Nellis activates Nations largest PV Array

  • Published
  • By Airman 1st Class Ryan Whitney
  • Nellis AFB Public Affairs
The U.S. Air Force celebrated the completion of North America's largest solar photovoltaic system with a ceremony at Nellis AFB, Dec. 17.

The PV array, completed earlier this month, will supply Nellis with more than 30 million kilowatt-hours of clean, environmentally friendly electricity a year. The array is expected to supply the base with more than 25 percent of the total power used by the base population, roughly 12,000 people.

"Nellis, the 'Home of the Fighter Pilot,' is now home to the largest solar electric plant in all of North America," said Col. Michael Bartley, 99th Air Base Wing commander. "Our base and indeed our entire nation will benefit from the predictable, secure supply of clean energy that this landmark power plant is now generating."

The solar array, which has been in planning for three years and under construction since April 2007, is a public-private partnership between the Air Force, Sunpower Corporation, Nevada Power Company and MMA Renewable Ventures, a subsidiary of Municipal Mortgage and Equity.

"This solar project at Nellis is a first step of many toward making renewable electricity integral to the operations of the U.S. Air Force," said Mr. William Anderson, assistant secretary, United States Air Force Installations, Environment and Logistics. "As the largest consumer of energy in the federal government, the Air Force is well-positioned to promote both solar technology and new approaches to its implementation. This pioneering initiative is a good example of how a creative approach to public-private partnership can make our energy supply more sustainable, more secure and more affordable."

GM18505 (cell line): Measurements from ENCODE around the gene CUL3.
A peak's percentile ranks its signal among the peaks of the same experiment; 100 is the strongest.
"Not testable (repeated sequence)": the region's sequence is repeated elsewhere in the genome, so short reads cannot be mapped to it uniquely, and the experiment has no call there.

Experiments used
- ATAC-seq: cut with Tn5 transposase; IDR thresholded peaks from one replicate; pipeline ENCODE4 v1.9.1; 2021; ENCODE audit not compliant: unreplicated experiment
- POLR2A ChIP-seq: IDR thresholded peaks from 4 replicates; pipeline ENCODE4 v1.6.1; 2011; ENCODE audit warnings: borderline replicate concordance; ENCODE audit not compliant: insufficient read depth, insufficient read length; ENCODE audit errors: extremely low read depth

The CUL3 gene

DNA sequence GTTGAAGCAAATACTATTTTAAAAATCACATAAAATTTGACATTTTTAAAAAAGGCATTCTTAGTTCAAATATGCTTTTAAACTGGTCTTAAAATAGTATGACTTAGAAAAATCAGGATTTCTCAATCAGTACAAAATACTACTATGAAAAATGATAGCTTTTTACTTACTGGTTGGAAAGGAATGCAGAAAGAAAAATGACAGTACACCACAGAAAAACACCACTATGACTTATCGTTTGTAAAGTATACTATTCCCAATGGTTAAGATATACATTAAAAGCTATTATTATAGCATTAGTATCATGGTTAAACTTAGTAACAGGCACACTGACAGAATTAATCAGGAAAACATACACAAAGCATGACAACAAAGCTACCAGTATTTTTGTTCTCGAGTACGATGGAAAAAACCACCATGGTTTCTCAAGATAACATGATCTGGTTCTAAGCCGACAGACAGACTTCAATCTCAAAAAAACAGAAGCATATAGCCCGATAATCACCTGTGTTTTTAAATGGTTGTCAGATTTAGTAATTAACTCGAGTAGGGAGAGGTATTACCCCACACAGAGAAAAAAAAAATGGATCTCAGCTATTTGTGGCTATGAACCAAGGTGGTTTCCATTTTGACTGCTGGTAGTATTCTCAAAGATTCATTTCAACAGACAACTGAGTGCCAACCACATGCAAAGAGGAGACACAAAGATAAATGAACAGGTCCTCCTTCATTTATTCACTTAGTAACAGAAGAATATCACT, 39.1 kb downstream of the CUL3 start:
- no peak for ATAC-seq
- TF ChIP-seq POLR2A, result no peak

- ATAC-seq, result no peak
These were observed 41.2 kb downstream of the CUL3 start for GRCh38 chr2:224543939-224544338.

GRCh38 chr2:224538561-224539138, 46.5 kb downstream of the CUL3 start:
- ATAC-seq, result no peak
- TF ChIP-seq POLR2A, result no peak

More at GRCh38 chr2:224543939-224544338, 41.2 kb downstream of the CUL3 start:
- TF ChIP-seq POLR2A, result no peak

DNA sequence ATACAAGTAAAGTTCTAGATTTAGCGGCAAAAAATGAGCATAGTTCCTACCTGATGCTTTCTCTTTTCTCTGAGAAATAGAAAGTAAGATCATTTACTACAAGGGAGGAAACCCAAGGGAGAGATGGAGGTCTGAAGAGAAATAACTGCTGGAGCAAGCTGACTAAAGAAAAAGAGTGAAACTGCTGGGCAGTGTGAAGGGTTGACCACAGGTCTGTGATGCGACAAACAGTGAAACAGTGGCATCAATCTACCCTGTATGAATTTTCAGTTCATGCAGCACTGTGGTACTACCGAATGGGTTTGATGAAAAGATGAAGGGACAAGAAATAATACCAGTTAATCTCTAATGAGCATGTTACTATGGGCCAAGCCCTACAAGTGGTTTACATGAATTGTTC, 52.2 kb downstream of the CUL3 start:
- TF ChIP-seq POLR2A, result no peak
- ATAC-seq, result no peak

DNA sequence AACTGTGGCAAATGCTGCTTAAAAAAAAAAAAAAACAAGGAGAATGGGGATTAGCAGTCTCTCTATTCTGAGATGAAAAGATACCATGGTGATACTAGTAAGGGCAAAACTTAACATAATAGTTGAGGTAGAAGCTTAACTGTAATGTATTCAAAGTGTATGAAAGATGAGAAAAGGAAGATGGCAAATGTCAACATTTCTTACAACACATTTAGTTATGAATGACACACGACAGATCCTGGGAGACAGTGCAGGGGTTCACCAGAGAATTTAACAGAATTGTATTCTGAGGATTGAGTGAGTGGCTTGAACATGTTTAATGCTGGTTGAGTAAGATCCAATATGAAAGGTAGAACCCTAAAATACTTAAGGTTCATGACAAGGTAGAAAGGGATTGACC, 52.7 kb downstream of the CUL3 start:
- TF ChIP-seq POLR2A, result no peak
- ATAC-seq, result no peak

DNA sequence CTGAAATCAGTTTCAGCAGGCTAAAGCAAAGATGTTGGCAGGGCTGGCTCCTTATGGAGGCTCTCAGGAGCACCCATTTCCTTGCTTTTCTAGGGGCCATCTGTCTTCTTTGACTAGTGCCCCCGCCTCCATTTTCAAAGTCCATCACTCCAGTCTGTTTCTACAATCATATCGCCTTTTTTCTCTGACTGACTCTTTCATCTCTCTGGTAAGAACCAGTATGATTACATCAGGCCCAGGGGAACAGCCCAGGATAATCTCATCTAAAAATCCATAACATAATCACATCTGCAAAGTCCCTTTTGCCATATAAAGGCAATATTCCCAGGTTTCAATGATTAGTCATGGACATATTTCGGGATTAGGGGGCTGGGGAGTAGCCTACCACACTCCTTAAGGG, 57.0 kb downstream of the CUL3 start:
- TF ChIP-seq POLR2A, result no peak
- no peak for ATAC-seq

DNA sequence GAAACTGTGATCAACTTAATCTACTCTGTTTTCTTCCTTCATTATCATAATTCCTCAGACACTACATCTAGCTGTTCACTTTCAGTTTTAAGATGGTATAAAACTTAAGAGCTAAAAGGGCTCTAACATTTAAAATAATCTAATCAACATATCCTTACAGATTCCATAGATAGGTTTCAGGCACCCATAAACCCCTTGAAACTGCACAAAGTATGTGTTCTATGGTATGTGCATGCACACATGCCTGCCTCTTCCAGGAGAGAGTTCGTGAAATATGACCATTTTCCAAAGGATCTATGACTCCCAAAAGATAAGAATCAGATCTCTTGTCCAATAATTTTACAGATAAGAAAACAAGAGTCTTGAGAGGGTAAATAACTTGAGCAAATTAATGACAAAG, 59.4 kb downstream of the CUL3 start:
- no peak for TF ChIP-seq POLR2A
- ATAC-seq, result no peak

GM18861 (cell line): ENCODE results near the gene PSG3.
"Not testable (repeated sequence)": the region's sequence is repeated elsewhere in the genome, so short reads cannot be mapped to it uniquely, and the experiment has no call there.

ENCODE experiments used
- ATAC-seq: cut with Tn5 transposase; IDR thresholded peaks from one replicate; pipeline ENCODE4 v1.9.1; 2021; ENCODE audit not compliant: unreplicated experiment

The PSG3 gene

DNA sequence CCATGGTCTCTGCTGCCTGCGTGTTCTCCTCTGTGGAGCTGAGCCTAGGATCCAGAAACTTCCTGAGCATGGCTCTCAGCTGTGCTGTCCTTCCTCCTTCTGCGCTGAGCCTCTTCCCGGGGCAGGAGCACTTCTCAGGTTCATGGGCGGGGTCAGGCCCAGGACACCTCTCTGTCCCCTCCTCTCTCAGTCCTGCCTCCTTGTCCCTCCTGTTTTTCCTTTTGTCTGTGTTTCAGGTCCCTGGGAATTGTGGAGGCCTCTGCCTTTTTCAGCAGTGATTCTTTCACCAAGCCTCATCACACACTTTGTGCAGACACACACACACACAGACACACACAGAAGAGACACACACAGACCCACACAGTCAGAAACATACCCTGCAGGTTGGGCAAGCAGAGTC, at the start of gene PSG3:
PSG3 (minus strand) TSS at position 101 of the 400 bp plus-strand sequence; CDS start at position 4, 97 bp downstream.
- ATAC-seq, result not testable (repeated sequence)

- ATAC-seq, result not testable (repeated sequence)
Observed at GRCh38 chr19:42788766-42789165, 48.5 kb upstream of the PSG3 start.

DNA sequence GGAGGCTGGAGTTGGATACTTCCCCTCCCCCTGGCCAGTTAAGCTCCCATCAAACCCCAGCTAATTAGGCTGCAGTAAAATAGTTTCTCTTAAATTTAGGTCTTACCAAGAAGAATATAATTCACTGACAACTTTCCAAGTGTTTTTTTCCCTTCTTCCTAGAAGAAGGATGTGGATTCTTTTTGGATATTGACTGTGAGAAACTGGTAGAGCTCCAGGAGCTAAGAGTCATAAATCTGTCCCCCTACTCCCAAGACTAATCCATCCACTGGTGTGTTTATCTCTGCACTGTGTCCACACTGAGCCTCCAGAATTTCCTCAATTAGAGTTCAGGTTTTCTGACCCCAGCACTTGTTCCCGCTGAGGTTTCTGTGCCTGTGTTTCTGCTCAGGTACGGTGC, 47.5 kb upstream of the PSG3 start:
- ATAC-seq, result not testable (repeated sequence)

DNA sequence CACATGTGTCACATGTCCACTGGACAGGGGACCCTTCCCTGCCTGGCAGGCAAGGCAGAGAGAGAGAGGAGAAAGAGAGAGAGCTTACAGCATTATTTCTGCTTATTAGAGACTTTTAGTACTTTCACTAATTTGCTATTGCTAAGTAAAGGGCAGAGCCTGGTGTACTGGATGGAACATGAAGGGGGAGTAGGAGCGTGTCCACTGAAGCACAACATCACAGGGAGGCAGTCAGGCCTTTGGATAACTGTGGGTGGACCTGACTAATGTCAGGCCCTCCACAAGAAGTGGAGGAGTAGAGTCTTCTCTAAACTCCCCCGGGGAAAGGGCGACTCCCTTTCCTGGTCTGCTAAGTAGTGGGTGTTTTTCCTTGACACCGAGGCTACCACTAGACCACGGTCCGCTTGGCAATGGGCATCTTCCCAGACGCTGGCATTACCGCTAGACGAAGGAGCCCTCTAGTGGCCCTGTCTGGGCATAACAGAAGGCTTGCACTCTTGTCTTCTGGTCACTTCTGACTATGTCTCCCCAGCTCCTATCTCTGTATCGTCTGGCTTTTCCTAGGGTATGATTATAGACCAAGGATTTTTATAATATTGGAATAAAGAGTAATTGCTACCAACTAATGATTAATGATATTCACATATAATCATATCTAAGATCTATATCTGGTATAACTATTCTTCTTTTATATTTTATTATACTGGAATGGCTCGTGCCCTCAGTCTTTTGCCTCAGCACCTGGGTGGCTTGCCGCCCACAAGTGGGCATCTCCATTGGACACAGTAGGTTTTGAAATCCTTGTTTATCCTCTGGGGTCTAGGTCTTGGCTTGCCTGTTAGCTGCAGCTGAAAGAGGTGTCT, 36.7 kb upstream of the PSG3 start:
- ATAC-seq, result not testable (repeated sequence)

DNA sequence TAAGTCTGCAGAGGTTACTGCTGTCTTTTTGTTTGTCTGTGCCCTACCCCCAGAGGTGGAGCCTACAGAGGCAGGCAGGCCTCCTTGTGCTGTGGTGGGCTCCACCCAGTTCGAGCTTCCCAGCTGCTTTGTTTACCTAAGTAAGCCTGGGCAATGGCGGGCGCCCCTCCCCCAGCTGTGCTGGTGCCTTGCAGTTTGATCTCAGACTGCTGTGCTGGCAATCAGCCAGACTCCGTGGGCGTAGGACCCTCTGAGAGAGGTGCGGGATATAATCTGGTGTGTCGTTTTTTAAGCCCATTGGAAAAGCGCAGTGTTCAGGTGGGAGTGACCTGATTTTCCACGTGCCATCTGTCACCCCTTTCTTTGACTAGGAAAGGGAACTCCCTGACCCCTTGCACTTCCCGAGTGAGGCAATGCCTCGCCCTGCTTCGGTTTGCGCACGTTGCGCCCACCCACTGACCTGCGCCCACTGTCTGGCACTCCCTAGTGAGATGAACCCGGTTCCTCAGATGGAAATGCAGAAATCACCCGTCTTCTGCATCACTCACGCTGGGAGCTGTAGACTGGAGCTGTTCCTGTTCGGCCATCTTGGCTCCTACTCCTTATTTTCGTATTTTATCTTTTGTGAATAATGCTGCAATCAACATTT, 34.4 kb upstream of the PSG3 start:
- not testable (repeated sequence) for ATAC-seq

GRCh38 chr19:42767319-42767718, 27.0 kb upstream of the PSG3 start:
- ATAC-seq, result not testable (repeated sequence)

More than 72,000 solar panels, which contain nearly 6 million solar cells, were constructed by Sunpower Corp. on 140 acres of Nellis land. Many of the panels, which track the sun across the sky, were constructed on top of a capped landfill.

"The land that the array was built on has limited uses because it is a capped landfill and we are restricted on what we can use it for," said Colonel Bartley. "With this array, we are able to maximize the land in a cost-effective manner, land that could potentially remain vacant for years to come."

The plant is estimated to save the Air Force $1 million annually and should reduce carbon dioxide emissions by 24,000 tons annually, which is equivalent to removing 185,000 cars from the roadways. This is one of the largest of the Air Force's "green" initiatives to date, with many more projects being planned, said Secretary Anderson.

Nevada Governor Jim Gibbons noted that clean energy projects like this have the potential to reduce United States dependence on foreign and nonrenewable energy sources.

"Nellis is now generating 14 megawatts of clean, renewable energy--energy that meets the demands and the needs of Nellis AFB," Governor Gibbons continued. "More importantly, its meeting the future. It's demonstrating that we can use the abundant renewable resource of solar energy in the United States."